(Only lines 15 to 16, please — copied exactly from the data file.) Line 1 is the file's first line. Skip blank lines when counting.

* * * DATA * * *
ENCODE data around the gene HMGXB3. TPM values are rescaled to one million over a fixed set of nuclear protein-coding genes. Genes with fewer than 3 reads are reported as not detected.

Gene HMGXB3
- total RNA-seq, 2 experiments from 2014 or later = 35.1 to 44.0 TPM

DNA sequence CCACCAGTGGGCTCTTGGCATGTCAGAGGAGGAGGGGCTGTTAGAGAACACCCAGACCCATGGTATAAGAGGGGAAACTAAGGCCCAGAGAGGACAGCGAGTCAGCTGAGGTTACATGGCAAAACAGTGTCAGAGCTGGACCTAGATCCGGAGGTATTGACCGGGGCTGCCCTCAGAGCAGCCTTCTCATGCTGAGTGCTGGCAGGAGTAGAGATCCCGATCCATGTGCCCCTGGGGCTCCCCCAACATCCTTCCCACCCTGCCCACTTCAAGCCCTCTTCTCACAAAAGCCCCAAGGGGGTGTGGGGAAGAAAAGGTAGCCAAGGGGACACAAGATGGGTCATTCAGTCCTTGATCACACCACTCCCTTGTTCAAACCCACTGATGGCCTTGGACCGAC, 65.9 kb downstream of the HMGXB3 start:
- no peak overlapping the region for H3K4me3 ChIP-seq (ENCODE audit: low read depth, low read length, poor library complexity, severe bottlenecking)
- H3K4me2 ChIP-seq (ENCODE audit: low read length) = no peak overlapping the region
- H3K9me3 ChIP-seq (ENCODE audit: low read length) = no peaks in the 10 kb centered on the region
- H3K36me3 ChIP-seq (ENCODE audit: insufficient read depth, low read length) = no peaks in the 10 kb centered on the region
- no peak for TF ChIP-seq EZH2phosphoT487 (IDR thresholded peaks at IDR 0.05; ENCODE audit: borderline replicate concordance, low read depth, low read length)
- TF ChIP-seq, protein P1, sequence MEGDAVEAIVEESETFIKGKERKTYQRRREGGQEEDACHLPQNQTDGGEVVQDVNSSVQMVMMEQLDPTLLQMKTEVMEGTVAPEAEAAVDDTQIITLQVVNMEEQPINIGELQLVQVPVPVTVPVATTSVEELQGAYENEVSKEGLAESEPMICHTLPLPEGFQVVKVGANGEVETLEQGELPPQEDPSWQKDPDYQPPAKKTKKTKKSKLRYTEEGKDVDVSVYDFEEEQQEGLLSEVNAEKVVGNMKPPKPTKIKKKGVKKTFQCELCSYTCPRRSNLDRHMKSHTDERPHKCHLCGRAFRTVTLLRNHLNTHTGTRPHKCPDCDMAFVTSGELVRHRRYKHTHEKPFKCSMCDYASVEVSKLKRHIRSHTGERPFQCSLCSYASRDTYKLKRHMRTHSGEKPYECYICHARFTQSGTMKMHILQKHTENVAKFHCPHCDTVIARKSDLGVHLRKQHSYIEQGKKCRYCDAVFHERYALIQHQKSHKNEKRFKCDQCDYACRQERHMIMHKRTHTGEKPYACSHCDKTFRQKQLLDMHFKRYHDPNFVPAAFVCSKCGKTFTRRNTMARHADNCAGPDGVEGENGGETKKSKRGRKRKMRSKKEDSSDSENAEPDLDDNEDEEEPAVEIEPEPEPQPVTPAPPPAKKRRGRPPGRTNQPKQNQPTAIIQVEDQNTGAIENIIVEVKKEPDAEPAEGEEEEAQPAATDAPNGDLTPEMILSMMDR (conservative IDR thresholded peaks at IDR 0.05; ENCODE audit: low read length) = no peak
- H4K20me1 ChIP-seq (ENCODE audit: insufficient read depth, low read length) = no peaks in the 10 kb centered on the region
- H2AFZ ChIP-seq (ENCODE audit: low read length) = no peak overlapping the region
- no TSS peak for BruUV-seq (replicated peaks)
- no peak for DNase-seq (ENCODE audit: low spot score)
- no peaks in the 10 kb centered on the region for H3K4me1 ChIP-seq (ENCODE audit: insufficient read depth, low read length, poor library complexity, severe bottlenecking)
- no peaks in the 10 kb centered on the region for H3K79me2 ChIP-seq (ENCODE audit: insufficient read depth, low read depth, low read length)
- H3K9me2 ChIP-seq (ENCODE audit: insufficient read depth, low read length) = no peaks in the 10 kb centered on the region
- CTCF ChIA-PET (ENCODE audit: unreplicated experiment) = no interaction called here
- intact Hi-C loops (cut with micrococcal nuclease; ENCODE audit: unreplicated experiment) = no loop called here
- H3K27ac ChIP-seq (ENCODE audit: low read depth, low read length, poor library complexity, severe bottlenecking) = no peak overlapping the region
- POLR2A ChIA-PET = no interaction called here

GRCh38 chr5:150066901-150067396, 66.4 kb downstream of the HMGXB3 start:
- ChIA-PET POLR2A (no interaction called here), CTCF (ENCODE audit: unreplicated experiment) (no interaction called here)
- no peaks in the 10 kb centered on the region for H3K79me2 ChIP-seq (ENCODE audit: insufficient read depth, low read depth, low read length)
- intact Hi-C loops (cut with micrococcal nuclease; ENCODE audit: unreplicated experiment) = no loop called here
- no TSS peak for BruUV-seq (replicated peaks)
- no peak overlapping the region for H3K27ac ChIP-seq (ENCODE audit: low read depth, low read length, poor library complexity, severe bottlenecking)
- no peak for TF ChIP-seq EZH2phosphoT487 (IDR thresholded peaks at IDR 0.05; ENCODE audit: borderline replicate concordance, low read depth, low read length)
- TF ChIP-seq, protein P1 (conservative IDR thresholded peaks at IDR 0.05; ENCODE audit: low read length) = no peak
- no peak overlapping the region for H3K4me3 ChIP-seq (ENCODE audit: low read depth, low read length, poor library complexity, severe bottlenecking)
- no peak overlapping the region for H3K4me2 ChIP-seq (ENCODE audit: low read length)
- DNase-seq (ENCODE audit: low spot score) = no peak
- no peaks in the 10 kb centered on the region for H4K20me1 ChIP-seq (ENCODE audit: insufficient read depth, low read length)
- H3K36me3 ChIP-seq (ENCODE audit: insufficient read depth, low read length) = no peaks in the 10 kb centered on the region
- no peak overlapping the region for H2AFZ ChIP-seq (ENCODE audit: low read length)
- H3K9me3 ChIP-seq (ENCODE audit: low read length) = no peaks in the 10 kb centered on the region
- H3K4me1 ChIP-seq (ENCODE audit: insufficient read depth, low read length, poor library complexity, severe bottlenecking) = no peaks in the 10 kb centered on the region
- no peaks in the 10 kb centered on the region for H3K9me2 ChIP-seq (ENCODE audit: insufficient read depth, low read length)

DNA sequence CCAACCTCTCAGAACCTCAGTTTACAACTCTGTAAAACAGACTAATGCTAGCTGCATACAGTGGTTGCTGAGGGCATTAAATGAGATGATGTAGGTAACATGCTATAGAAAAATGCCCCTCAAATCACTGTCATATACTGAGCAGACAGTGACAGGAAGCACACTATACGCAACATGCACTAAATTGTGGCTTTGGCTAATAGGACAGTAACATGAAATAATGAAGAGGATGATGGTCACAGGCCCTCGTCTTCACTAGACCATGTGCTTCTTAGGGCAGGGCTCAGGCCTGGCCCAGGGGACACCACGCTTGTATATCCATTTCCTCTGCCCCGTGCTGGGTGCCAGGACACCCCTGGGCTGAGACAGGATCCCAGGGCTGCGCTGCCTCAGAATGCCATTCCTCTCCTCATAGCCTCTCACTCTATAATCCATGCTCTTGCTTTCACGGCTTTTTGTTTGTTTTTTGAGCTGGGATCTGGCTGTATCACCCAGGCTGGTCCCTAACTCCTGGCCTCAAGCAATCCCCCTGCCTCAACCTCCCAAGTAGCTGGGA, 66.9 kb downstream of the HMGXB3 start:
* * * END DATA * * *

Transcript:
- no peaks in the 10 kb centered on the region for H3K4me1 ChIP-seq (ENCODE audit: insufficient read depth, low read length, poor library complexity, severe bottlenecking)
- no peaks in the 10 kb centered on the region for H3K79me2 ChIP-seq (ENCODE audit: insufficient read depth, low read depth, low read length)